Throughout 2019, Durham is celebrating the life of one of the county's most remarkable artists - Norman Cornish MBE, and we were lucky enough to glimpse a unique insight about the man himself by a member of the Cornish family. 

Mike Thornton - the Son-in-Law of Norman Cornish sat down in conversation with the award-winning artist in 2007 to ask Norman if he had particular pieces of his work which were his personal favourites. 

Norman Cornish was perhaps the most famous artist to emerge from the North East of England in the 20th Century and he became one of the most famous British artists of his time.

His evocative paintings and drawings provide an unrivalled social record as a Chronicler of an important era in English history. His observations of people and places are a window into a world which no longer exists outside but which Norman has immortalised for us all with its struggle, its beauty, its squalor and its dignity.

In a recorded conversation with me on 2007 I asked Norman if there were particular pieces of his work which he regarded as his personal favourites. 

Portrait of Sarah by Norman Cornish

Portrait of Sarah 

“I many times drew and painted pictures of my wife Sarah, when she was busy with household chores, especially when she was knitting. I felt her prayer - like attitude gave the pose of sanctity and her knitting was her way of praying, really, doing her best to keep our home and children together. This portrait represents a pose which was typical of thousands of women who were heroines of the coalfield.”

Norman always acknowledged the huge contribution his wife made to his success and her loyal dedication to their family and home. A bedroom which doubled as a studio during the 50s and 60s required great patience and understanding by Sarah.

Man with dog at Bar by Norman Cornish

Man at Bar With Dog

“This is more than a man and a dog really because the composition is very carefully constructed within a rectangle.” 

The elements of the picture are very carefully arranged in a sophisticated exercise in draughtsmanship including the angle of the man at the bar, the creases in the man’s trousers, and the geometry of the beer pumps balanced with the hind legs of the dog. Throughout the picture are the curvilinear shapes from the lower left corner continuing through the subject including his hands and the pint glass.

Spennymoor Snow Scene Mount Pleasant by Norman Cornish

Spennymoor Snow Scene Mount Pleasant

“This picture has a lot of things I feel about it-kiddies playing in the snow for instance. The church crowns the whole thing and is symbolic of the whole area in a non-religious kind of feeling. Compositionally, take the roof of the row on the right and move left across the picture in a long diagonal-from one side to the other. If you look at the other side, another long diagonal. The two diagonals cross a rectangular theatre of operations. People playing echo the diagonal shapes. Look at the lady in blue on the right echoing that shape, another diagonal.”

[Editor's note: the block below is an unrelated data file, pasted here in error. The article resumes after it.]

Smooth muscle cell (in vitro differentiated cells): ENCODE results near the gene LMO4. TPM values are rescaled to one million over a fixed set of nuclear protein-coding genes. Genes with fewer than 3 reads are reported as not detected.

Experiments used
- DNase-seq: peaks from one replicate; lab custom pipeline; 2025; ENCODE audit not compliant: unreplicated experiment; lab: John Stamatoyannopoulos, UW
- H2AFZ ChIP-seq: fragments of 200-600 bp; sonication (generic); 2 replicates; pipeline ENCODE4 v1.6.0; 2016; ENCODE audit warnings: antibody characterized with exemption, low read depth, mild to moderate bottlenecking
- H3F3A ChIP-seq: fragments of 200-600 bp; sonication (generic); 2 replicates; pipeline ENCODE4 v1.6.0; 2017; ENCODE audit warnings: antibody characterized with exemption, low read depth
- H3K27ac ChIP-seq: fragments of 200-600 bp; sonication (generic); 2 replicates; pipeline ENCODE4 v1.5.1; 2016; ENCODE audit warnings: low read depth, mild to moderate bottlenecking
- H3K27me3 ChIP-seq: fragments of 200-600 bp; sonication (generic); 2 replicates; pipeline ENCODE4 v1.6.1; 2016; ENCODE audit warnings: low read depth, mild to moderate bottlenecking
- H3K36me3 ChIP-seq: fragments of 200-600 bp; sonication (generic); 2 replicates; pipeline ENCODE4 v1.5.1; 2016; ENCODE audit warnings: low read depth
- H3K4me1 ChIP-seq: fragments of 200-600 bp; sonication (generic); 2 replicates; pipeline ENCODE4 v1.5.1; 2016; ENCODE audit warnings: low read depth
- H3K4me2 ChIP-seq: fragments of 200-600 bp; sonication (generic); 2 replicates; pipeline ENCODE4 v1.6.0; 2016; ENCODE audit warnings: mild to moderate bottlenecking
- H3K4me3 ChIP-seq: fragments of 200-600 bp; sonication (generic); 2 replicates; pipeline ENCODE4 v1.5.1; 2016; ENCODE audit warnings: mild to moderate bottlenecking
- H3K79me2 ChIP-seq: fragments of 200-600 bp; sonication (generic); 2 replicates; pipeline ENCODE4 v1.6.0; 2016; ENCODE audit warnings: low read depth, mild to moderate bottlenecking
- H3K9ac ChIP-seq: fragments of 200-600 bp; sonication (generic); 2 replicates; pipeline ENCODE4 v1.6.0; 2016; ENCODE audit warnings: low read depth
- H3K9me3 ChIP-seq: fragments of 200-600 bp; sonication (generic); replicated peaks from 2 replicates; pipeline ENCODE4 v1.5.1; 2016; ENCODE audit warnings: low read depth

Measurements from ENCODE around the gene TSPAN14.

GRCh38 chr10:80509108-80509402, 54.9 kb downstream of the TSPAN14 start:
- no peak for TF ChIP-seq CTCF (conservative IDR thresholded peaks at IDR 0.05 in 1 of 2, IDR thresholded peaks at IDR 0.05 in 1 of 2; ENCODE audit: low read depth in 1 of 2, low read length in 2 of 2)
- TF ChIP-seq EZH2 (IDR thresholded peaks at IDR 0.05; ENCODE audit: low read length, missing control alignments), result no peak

One of Norman’s significant influences was Pieter Breugel the Elder (1525-1569) and this is evidenced in this scene of everyday life which captures children at play in the snow, and the adult remarks can almost be heard.

The Pit Road by Norman Cornish

The Pit Road 

“After walking along this road, winter and summer, it naturally becomes a significant part of one’s life. To watch the man ahead of you plodding resignedly through this man made world is a subject which demands to be drawn again and again”.

Norman started work on Boxing Day 1933 and walked the Pit Road every day for the next 30 years in all weathers and different times of the night and day. Within five miles of the pit there were some 135 collieries at various stages of working, closing and re-opening. The impact of the environment was everywhere.

The Busy Bar by Norman Cornish

Image reproduced by kind permission of The University of Northumbria Permanent Collection

The Busy Bar

“The actual men themselves created circular rhythms within the group. The circular rhythms knit together like in a jersey. It is human drama based on gesture and attitude. It is monochromatic. The accent is on atmosphere which contrasts the earthy humanism with the mysterious glitter of the beer and the glasses”.

As an underground miner Norman wasn’t an outsider as was LS Lowry. The beer in Norman’s glass gave him the passport to be able to share, observe and record the communal life in pubs because he could blend in and this gave him the opportunity to produce so many character drawings of his subjects.

Many people have grown to love and appreciate Norman’s work- which has evolved into a regional archive. Not because they’d lived it, but because they absorbed the nuances from his art, and so connected with their past and what has made them what they are today.

There is evidence of an ever deepening and strengthening emotional attachment by many people towards Norman’s work and their own identity.

Mike Thornton (Son-in-Law of Norman Cornish) 

Check out the Norman Cornish blog series here. 

Find out more about the Norman Cornish Centenary year. 




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